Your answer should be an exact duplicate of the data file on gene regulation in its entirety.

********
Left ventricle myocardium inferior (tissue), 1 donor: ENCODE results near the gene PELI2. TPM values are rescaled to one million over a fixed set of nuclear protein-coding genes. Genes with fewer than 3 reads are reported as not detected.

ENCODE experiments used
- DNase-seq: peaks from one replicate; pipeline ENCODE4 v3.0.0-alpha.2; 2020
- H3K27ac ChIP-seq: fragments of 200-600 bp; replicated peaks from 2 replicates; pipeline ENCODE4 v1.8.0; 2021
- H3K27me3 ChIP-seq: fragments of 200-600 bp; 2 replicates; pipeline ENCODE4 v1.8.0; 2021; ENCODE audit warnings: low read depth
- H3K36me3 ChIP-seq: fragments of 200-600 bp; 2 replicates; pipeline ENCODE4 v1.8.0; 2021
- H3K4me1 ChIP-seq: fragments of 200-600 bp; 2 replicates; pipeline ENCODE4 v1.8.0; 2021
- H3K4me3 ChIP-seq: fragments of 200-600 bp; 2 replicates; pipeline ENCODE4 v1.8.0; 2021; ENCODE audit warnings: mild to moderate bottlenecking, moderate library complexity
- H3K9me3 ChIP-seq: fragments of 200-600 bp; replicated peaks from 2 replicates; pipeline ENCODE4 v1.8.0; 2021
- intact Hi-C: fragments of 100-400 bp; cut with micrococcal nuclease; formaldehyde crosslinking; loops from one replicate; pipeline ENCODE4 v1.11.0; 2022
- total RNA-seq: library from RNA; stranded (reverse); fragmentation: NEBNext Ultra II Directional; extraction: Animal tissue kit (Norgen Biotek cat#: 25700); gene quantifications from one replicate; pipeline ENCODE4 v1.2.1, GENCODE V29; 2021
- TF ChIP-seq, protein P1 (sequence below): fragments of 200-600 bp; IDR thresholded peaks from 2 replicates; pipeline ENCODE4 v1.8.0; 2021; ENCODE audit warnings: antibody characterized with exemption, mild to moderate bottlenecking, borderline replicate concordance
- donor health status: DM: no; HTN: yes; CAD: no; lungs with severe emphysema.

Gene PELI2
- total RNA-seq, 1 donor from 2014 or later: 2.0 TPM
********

Left ventricle myocardium inferior (tissue), 1 donor: ENCODE results near the gene PELI2. TPM values are rescaled to one million over a fixed set of nuclear protein-coding genes. Genes with fewer than 3 reads are reported as not detected.

ENCODE experiments used
- DNase-seq: peaks from one replicate; pipeline ENCODE4 v3.0.0-alpha.2; 2020
- H3K27ac ChIP-seq: fragments of 200-600 bp; replicated peaks from 2 replicates; pipeline ENCODE4 v1.8.0; 2021
- H3K27me3 ChIP-seq: fragments of 200-600 bp; 2 replicates; pipeline ENCODE4 v1.8.0; 2021; ENCODE audit warnings: low read depth
- H3K36me3 ChIP-seq: fragments of 200-600 bp; 2 replicates; pipeline ENCODE4 v1.8.0; 2021
- H3K4me1 ChIP-seq: fragments of 200-600 bp; 2 replicates; pipeline ENCODE4 v1.8.0; 2021
- H3K4me3 ChIP-seq: fragments of 200-600 bp; 2 replicates; pipeline ENCODE4 v1.8.0; 2021; ENCODE audit warnings: mild to moderate bottlenecking, moderate library complexity
- H3K9me3 ChIP-seq: fragments of 200-600 bp; replicated peaks from 2 replicates; pipeline ENCODE4 v1.8.0; 2021
- intact Hi-C: fragments of 100-400 bp; cut with micrococcal nuclease; formaldehyde crosslinking; loops from one replicate; pipeline ENCODE4 v1.11.0; 2022
- total RNA-seq: library from RNA; stranded (reverse); fragmentation: NEBNext Ultra II Directional; extraction: Animal tissue kit (Norgen Biotek cat#: 25700); gene quantifications from one replicate; pipeline ENCODE4 v1.2.1, GENCODE V29; 2021
- TF ChIP-seq, protein P1 (sequence below): fragments of 200-600 bp; IDR thresholded peaks from 2 replicates; pipeline ENCODE4 v1.8.0; 2021; ENCODE audit warnings: antibody characterized with exemption, mild to moderate bottlenecking, borderline replicate concordance
- donor health status: DM: no; HTN: yes; CAD: no; lungs with severe emphysema.

Gene PELI2
- total RNA-seq, 1 donor from 2014 or later: 2.0 TPM